Lately, drill songs was linked to violence and gang warfare, using Pastor Ryan King blaming the subgenre for an increase in murders in north London. Judges recently courtroom trials have linked drill audio into violence, and the father of Jermaine Goupall — a 15-year-old boy stabbed to death in south London — branded that the subgenre as “demonic”.
On this morning (9 April) episode of the current programme, BBC Radio 4 talked about whether drill audio does, really, encourage violence, with hints that the subgenre can “pump up you to be barbarous”. The question had been asked: “Can drill really encourage violence or just reflect life on some estates?”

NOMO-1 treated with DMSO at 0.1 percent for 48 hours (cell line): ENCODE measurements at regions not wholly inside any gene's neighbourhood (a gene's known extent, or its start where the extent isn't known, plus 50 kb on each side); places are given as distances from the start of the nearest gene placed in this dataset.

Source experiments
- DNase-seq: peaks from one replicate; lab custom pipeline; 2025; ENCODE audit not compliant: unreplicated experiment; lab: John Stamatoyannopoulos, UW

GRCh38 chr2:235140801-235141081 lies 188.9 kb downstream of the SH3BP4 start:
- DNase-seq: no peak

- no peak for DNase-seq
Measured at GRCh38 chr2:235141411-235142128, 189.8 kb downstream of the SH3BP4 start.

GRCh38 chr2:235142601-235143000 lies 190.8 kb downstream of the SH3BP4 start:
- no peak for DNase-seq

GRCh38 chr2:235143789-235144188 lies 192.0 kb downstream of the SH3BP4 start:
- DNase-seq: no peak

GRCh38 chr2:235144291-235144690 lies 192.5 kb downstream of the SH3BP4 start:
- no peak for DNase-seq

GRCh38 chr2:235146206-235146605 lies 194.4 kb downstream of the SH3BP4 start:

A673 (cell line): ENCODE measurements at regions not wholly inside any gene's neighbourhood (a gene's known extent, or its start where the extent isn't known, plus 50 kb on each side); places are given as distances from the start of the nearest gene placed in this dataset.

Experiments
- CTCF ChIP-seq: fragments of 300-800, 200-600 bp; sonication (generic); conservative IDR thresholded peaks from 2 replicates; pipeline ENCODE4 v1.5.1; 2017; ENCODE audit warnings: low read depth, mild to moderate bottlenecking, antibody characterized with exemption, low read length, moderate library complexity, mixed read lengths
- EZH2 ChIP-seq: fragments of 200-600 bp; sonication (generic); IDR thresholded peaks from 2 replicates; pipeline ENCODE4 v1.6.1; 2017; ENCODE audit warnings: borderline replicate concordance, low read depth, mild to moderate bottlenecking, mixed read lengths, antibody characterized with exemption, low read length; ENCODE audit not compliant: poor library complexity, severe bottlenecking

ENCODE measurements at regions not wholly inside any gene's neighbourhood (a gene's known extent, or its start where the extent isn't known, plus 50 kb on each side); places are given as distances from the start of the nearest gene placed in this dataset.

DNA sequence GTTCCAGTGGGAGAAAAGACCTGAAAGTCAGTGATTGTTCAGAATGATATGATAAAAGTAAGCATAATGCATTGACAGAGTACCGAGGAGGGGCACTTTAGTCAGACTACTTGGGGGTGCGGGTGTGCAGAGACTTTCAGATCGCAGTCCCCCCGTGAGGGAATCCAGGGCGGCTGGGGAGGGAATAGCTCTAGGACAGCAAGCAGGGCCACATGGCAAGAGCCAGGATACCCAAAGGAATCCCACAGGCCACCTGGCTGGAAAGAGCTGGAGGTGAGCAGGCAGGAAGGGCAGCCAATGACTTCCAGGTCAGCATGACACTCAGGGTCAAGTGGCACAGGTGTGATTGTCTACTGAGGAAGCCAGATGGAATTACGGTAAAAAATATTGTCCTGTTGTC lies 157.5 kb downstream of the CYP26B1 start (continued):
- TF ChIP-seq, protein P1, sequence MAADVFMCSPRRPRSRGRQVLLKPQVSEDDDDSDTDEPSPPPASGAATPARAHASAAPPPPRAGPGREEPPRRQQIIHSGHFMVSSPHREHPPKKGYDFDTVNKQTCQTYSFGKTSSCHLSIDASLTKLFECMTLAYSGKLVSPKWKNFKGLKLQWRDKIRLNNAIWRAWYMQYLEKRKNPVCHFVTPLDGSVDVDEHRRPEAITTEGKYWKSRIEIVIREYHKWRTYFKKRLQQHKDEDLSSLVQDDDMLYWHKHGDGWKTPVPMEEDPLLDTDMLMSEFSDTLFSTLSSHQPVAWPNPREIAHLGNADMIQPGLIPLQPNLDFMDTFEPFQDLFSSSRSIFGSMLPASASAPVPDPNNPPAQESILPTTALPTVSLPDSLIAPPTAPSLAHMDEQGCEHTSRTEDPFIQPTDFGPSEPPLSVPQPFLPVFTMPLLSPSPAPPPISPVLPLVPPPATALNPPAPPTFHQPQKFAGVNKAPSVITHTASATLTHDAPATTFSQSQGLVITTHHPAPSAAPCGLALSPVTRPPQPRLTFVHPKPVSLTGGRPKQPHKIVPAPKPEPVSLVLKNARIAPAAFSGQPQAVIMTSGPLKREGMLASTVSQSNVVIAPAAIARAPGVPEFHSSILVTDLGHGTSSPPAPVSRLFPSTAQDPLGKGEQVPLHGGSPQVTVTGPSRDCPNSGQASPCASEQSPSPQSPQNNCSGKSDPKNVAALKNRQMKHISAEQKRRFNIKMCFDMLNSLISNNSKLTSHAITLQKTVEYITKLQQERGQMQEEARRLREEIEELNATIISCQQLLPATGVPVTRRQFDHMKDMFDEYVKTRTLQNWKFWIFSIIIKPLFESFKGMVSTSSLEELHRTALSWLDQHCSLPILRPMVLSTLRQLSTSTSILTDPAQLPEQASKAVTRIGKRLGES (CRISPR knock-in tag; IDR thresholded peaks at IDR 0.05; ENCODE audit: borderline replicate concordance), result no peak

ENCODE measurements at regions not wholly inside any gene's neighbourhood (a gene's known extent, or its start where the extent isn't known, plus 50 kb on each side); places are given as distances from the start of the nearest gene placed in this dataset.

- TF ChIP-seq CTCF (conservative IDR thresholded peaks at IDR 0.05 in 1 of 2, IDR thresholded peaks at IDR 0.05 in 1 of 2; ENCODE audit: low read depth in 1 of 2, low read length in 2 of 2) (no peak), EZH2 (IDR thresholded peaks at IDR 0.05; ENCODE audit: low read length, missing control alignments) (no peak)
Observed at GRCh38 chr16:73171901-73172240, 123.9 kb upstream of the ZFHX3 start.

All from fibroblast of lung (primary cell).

DJ Bempah appeared on the show, asserting for the latter view, stating drill audio “can not force your hands to commit” acts of violence, as well as the 2 factors bear no significance. He stated, “If that’s what you see in your environment and you are an artist, that’s exactly what you depict.”
James Treadwell, Professor of Criminology at Staffordshire University analyzed the connection, noting there’s a “nihilistic, hedonistic overtone to drill songs”, but that “maybe we ought to be talking about the coverage of austerity”. He also called the murder of Goupall a isolated instance, with music often overlapping with youth culture and social anxieties. He emphasized how drill is “about self-interest in certain ways, it’s all about money and materialism”, nevertheless these values are prominent in all tiers of classes.
“It’s very, very easy to turn on the young men on the streets and say, look at how their values are but these are only the same values to many in the political course and the banker course,” he further added.
Listen to the full episode here. The conversation begins at about the 2:40:30 mark.